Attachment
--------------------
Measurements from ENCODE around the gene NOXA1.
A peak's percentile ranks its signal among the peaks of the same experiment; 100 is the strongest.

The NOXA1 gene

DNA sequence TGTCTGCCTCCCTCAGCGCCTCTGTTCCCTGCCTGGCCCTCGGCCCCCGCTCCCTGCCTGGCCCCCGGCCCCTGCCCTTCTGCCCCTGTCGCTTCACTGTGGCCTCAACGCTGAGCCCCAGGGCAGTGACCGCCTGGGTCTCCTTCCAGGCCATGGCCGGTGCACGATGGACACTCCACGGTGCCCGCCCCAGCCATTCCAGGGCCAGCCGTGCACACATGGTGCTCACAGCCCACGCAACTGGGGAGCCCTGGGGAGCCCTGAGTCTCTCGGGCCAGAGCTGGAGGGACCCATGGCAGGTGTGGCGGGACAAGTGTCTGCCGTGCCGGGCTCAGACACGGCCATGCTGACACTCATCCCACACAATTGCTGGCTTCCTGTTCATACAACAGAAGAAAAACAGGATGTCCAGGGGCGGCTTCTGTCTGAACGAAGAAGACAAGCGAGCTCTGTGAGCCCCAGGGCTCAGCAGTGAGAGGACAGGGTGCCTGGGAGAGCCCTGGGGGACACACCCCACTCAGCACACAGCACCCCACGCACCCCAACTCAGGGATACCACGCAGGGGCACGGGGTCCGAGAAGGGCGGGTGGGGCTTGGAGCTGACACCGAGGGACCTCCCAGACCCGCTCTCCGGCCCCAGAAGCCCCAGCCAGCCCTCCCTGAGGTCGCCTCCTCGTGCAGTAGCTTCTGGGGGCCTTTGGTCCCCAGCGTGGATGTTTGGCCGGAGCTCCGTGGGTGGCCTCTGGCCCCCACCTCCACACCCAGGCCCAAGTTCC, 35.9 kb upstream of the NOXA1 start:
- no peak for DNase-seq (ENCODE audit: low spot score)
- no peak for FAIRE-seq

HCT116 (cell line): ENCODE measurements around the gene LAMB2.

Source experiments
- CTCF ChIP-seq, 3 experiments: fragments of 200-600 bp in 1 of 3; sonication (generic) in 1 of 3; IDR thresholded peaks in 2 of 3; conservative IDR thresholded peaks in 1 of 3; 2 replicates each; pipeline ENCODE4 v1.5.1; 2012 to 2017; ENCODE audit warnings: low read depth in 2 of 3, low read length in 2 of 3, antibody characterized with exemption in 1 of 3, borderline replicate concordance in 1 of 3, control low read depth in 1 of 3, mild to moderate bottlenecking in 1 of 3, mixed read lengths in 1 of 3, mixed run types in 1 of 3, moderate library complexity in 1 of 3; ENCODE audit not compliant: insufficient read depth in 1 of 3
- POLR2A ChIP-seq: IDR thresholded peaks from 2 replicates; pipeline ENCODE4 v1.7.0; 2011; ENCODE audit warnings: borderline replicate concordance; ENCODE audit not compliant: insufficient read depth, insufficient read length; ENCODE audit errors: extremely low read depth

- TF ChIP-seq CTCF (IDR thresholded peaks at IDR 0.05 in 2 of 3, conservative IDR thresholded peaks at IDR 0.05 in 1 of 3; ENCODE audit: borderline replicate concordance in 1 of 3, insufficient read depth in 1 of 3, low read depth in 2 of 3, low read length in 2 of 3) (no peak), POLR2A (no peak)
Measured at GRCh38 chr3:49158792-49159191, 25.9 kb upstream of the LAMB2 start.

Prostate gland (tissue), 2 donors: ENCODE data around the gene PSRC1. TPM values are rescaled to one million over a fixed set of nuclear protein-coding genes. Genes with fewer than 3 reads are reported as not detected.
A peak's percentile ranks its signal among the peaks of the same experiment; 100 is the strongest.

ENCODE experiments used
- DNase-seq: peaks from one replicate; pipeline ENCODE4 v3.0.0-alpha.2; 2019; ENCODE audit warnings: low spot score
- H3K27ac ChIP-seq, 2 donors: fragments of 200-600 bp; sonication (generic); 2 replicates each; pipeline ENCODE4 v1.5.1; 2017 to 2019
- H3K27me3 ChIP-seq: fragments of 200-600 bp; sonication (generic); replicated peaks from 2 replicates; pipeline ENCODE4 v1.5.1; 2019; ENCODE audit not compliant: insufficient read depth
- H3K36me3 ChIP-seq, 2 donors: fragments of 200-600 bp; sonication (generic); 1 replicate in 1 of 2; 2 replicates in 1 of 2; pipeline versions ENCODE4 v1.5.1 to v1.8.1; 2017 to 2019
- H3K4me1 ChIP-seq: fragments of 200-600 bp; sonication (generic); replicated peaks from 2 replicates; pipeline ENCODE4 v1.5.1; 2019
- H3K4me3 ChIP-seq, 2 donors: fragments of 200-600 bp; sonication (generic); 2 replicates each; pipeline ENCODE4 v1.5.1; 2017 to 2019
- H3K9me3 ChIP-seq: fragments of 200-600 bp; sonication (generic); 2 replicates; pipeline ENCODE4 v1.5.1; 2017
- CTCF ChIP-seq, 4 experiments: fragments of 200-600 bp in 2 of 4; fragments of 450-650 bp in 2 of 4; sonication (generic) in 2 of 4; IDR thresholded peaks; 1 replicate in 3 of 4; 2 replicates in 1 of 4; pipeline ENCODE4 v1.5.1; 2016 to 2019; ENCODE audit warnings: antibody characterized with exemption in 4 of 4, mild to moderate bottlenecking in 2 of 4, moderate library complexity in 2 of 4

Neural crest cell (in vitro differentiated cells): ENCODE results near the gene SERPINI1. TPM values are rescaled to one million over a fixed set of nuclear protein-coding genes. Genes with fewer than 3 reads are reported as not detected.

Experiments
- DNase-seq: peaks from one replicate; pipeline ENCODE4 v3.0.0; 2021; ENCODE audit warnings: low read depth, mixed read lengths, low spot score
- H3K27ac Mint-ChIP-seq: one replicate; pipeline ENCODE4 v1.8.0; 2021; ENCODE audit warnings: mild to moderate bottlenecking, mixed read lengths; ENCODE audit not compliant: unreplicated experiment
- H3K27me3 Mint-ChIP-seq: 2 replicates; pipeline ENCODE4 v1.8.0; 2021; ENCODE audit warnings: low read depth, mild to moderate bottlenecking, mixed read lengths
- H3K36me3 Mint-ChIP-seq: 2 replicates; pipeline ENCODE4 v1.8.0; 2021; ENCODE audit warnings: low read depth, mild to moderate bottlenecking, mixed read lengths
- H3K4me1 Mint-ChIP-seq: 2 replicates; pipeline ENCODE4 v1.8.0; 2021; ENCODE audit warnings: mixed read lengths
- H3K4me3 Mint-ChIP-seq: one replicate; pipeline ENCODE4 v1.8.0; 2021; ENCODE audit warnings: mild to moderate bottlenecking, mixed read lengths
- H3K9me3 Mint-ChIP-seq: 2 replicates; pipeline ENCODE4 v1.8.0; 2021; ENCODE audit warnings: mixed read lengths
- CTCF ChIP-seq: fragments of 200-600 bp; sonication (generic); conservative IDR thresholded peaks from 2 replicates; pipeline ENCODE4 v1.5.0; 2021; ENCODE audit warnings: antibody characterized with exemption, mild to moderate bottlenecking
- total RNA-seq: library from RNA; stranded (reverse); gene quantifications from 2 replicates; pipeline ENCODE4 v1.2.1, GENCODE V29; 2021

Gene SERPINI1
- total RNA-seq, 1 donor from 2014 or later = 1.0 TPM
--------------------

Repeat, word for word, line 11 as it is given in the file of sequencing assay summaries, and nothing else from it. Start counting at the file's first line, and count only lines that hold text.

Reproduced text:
- TF ChIP-seq CTCF (IDR thresholded peaks at IDR 0.05 in 2 of 3, conservative IDR thresholded peaks at IDR 0.05 in 1 of 3; ENCODE audit: borderline replicate concordance in 1 of 3, insufficient read depth in 1 of 3, low read depth in 2 of 3, low read length in 2 of 3) (no peak), POLR2A (no peak)